• Cure stress
  • Temperature cycling
  • Motor ignition
  • Flight acceleration
  • Motor storage

Typical values at room temperature Max. stress
80-120 psi Max. strain 35-60 Initial modulus
400-800 psi (Requirements vary with mission)
Typical Stress-Strain Curve
  • Tested across required temperature ranges
  • Tangent modulus
  • Stress at max strain
  • Strain at max stress
  • Strain at failure
  • Shore A (propellant hardness)
  • Many other supporting tests including pressurized
    tests, stress relaxation, etc

Interfaces in Motor
  • From one ideal
  • Three or more

Chemical and Physical Processes in Bonding
HTPB/IPDI Propellants
Time Cure/Aging
Propellant / Wash Coat / Insulation (PLI)
Bondline Tests
  • Analog Flapped Termination (AFT) Specimen
  • Quantitative tensile data for use in generating
    PLI master capability curves
  • Used in determining PLI tensile structural safety
    factors/margins of safety
  • Flapped Lap Shear (FLS) Specimen
  • Quantitative shear data for use in generating PLI
    master capability curves
  • Used in determining PLI shear structural safety
    factors/margins of safety
  • Ninety Degree Peel Specimen
  • Qualitative data for use in establishing bondline
    system baseline
  • Testing is typically more sensitive to cured
    bondline material property changes (I.e
    conservative warning flag to take a look)
    caused by
  • Individual raw material variation
  • Processing environment windows

Performance EvaluationDelivered vs Predicted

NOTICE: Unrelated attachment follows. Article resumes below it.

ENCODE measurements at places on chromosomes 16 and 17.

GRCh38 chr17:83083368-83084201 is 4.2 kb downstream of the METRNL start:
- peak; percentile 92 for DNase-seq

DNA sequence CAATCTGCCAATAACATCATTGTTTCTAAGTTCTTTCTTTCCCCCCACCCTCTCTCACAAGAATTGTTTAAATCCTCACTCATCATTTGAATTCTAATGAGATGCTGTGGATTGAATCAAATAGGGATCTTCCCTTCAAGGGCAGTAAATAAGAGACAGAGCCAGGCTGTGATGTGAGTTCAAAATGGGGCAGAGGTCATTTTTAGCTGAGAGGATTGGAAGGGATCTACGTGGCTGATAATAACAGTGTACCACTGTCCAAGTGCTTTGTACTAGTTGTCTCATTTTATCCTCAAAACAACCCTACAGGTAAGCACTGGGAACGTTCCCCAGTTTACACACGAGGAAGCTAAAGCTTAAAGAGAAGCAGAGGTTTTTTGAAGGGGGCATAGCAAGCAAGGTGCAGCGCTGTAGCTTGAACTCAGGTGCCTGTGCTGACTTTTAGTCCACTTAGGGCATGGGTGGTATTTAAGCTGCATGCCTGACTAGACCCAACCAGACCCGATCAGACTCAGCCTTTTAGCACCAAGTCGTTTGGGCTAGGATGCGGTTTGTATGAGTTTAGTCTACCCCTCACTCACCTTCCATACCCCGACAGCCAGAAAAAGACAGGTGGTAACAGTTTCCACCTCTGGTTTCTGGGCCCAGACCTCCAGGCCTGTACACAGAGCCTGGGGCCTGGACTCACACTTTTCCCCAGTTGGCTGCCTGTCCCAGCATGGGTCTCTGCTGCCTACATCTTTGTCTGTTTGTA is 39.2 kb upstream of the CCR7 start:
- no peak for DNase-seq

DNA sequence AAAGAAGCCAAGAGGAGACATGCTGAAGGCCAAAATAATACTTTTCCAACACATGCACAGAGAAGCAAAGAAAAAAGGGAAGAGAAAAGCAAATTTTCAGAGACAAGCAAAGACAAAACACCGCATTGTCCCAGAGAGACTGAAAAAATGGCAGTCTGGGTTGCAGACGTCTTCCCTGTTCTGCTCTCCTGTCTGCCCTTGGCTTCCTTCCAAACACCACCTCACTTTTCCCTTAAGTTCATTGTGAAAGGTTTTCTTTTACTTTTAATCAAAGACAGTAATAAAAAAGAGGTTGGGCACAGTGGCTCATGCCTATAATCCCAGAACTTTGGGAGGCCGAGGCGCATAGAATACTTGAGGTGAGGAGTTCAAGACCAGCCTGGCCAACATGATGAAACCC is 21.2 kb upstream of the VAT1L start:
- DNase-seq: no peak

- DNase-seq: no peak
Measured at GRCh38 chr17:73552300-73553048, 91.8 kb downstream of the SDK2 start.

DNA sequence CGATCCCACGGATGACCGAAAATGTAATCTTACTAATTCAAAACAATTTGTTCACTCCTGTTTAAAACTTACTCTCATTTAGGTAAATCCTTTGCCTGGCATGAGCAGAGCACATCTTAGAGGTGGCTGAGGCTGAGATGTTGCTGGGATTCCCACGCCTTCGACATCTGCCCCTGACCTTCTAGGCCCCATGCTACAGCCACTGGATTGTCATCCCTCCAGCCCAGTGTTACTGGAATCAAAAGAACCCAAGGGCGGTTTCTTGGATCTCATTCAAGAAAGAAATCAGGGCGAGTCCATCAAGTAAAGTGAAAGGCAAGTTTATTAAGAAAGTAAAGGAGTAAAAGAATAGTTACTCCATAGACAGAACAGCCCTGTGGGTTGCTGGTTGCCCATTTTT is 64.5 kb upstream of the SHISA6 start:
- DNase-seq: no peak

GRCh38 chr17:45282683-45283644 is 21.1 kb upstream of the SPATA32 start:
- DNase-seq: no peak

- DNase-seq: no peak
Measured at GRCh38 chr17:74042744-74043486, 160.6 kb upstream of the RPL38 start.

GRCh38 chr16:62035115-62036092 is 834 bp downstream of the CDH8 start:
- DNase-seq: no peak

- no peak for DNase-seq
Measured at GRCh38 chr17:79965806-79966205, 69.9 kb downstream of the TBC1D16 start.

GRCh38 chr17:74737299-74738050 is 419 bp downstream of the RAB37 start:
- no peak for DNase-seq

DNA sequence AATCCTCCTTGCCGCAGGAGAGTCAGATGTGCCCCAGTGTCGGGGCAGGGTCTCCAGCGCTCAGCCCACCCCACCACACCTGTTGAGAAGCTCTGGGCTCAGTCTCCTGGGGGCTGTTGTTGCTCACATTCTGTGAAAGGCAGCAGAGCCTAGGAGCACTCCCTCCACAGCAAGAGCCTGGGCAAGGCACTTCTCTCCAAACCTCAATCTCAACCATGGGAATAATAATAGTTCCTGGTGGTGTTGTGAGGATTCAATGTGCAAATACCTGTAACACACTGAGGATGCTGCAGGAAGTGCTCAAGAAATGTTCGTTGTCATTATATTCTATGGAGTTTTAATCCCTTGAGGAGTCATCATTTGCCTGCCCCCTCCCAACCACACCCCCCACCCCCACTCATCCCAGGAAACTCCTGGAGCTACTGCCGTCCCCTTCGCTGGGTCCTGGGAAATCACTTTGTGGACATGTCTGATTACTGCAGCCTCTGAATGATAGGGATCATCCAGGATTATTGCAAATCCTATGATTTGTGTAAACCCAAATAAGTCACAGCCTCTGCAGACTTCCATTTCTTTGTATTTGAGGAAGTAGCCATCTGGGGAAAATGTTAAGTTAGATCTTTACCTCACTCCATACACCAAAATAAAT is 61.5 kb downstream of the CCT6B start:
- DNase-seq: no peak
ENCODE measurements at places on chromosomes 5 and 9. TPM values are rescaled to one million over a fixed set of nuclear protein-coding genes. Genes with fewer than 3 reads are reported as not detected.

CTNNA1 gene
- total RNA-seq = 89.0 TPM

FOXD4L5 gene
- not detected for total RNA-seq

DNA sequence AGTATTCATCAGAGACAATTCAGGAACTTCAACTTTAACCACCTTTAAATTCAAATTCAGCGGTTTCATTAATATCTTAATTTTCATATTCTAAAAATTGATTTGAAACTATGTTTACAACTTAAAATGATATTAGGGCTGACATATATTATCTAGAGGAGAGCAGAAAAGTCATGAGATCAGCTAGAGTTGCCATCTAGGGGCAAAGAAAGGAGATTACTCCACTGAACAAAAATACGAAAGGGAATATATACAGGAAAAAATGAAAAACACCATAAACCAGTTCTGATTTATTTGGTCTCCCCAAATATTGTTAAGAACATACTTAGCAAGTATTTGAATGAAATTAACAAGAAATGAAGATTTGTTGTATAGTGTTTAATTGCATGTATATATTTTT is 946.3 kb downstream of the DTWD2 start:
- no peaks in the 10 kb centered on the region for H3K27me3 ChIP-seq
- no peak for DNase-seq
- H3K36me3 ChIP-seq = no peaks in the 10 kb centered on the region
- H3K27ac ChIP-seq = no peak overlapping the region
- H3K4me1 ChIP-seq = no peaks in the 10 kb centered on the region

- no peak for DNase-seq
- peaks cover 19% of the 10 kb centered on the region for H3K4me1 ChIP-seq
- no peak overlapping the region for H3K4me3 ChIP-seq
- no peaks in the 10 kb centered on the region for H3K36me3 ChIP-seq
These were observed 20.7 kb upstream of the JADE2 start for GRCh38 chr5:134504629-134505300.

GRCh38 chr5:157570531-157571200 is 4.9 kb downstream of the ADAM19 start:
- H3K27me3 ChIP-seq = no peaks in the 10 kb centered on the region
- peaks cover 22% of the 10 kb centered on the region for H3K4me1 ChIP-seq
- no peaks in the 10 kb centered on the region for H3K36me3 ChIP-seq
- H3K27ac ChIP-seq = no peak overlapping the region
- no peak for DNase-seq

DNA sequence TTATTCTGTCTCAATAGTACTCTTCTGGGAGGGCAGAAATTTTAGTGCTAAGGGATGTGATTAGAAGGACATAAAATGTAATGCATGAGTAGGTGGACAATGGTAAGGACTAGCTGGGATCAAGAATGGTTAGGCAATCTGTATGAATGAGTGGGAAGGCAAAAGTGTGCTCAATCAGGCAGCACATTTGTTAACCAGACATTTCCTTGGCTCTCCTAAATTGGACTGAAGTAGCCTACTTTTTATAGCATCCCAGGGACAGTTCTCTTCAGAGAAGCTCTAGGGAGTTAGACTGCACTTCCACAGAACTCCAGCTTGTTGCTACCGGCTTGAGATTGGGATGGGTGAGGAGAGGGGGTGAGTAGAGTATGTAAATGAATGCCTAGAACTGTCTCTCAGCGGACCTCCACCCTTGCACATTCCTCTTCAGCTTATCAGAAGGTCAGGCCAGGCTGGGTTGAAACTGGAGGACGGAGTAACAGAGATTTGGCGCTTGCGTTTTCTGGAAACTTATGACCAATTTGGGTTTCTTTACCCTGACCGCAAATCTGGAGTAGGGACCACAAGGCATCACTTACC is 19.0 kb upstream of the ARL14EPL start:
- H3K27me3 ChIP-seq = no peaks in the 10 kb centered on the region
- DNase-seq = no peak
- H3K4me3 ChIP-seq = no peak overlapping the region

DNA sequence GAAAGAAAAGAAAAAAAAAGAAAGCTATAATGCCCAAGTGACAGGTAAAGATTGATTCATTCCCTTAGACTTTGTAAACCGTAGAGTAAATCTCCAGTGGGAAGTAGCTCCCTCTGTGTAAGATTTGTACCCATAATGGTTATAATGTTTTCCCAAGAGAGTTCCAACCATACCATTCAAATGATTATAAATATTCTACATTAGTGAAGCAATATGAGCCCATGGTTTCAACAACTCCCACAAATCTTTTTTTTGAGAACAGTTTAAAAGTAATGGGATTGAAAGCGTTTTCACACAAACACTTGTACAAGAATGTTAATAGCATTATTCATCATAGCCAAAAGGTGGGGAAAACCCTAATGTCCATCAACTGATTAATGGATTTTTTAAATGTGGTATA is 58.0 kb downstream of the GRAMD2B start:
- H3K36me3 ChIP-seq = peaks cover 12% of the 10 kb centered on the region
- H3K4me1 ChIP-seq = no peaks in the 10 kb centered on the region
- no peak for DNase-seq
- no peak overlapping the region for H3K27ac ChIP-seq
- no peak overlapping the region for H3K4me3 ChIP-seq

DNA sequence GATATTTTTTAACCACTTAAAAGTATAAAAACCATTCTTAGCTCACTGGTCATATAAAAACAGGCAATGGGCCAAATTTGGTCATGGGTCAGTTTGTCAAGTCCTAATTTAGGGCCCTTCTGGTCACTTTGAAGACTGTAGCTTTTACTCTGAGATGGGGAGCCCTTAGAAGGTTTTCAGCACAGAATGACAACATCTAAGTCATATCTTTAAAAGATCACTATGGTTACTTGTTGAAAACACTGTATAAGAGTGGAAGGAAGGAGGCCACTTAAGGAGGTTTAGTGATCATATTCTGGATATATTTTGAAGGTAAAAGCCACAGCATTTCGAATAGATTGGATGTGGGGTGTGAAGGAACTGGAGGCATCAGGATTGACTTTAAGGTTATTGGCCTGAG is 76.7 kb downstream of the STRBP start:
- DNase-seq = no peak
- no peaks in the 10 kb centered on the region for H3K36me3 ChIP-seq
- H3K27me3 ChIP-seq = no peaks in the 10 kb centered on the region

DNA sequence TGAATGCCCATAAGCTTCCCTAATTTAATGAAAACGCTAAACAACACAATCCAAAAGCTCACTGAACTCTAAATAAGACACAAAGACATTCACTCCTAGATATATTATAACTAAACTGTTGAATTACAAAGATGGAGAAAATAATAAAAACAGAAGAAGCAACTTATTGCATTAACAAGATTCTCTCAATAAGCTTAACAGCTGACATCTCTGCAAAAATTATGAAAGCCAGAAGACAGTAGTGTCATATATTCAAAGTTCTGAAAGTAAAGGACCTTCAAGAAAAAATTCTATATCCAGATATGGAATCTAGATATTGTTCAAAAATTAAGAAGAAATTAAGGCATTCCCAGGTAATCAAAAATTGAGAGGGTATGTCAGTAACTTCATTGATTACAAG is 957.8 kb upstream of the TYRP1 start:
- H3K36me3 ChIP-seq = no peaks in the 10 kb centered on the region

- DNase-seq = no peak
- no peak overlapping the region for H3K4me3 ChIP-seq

Data for Motors
Review of Basic EquationsPressure
Review of Basic Equations Mass Balance
  • Throat area
  • how big is the
  • hole in which the hot
  • gas is coming out?

Burning rate how fast does the propellant
Operating pressure
Grain burning surface area
Characteristic velocity a propellants ability
to produce pressure
Density how heavy is the propellant?
Thrust Equations
  • F v2 (P2 - P3) A2
  • F Pc At Cf (chamber pressure) (throat area)
    (nozzle size)
  • F Isp (weight flow rate) (specific
    impulse miles/gallon of the propellant or total
    push per pound of propellant)

Impulse Equations
  • IT total impulse
  • Area under the thrust-time curve
  • Total push or summed push delivered from
    burning the propellant and expanding the gas
    through a nozzle

Total Impulse Area Under the Thrust-Time Curve
Predicted Pressure at 70F
Thrust-Time Curve Terminology
CP-SPC Motor Pressure-Time
CP-SPC Motor Thrust-Time
CP-SPC Motors Ballistic Performance (Utah
Ambient, 85oF)
Measured From CP-SCP Test Data
Motor3 Motor2 Max
Pressure 1,731 1,756 Avg Pressure 1,263 1,297 M
ax Thrust 1,709 1,746 Avg Thrust 1,242 1,279 A
ction Time 6.95 6.86 Total Impulse 8,628 8,776
Isp 245.2 244.5 Expended Wt 35.2 35.9 Initial
Throat Dia. 0.863 0.862 Final Throat
Dia. 0.941 0.927 Initial Exit Dia. 2.251 2.259 I
nitial Exp Ratio 6.808 6.865 Eros Rate
(mil/s) 4.33 3.54 Ambient Pressure 12.647 12.647
_at_1000 psi

Motor Test Results
  • Predicted FICP
    Measured CP-SPC Measured
  • Burn Rate _at_ 1000psi, 85oF(ips) 0.40 0.4246
  • Burn Rate Exponent - n 0.36 0.3798
  • Propellant Density (lbm/in3) 0.065 0.0633
  • C _at_1,000psi (ft/sec) 5,210 5,093 5,064
  • Vacuum Isp Efficiency () 94.7 93.4 91.6
  • Assumed the same value as calculated from the
    FICP tests
  • ?k (20-120F) 0.18/F was measured in
    70-g motors

Subscale Motor Test ResultsAverage Burn Rate vs
Average Acceleration
Al2O3 particles driven back into the propellant
grain provide the heat/heat transfer to increase
the burning rate
Hazards DeterminationSafety PropertiesShock
SensitivityClassification by DoT/DoDInsensitive
Munition Requirements
Safety Properties
  • Safety/Hazards
  • Ingredients and formulations
  • Stability, chemical incompatibilities
  • Ignition sensitivity to heat, impact, friction,
    spark (uncured and cured)
  • Sensitivity to detonation (confinement, stimulus,
    critical diameter)

ABL Impact
  • 2 kg Weight
  • 1/2-inch DIA Impact Surface
  • MGR Tool Steel
  • Rockwell C50-55
  • 50-70 Microinches/inch
  • Up to 80 cm Drop
  • 3.5cm TIL is moderate
  • 1.8cm TIL is sensitive
  • TIL is 20 Nogo Level